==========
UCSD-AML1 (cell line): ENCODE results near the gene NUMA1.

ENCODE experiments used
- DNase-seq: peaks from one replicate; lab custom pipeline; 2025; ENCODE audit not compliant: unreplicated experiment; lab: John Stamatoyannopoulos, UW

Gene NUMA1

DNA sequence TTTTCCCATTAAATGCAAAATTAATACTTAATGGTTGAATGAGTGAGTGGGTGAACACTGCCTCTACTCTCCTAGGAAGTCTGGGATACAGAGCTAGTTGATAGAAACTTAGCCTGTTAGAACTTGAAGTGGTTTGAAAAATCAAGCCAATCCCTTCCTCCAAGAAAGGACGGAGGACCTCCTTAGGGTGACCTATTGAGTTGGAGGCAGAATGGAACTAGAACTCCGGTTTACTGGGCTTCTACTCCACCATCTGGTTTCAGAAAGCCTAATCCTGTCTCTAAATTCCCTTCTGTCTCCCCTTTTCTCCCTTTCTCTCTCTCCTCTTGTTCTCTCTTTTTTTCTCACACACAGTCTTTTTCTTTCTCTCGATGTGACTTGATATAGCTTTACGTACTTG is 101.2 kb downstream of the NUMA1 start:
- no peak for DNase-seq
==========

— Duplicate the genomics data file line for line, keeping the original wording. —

UCSD-AML1 (cell line): ENCODE results near the gene NUMA1.

ENCODE experiments used
- DNase-seq: peaks from one replicate; lab custom pipeline; 2025; ENCODE audit not compliant: unreplicated experiment; lab: John Stamatoyannopoulos, UW

Gene NUMA1

DNA sequence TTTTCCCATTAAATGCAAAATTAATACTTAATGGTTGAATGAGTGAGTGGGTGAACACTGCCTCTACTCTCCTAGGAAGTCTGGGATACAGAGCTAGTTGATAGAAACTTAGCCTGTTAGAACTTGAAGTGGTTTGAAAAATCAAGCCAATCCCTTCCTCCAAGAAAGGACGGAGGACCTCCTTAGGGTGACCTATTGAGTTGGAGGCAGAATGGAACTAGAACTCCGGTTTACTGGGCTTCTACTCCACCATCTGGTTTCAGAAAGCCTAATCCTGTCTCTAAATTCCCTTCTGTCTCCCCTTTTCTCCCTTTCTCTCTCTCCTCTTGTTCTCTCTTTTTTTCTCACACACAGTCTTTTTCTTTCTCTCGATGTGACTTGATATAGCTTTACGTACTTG is 101.2 kb downstream of the NUMA1 start:
- no peak for DNase-seq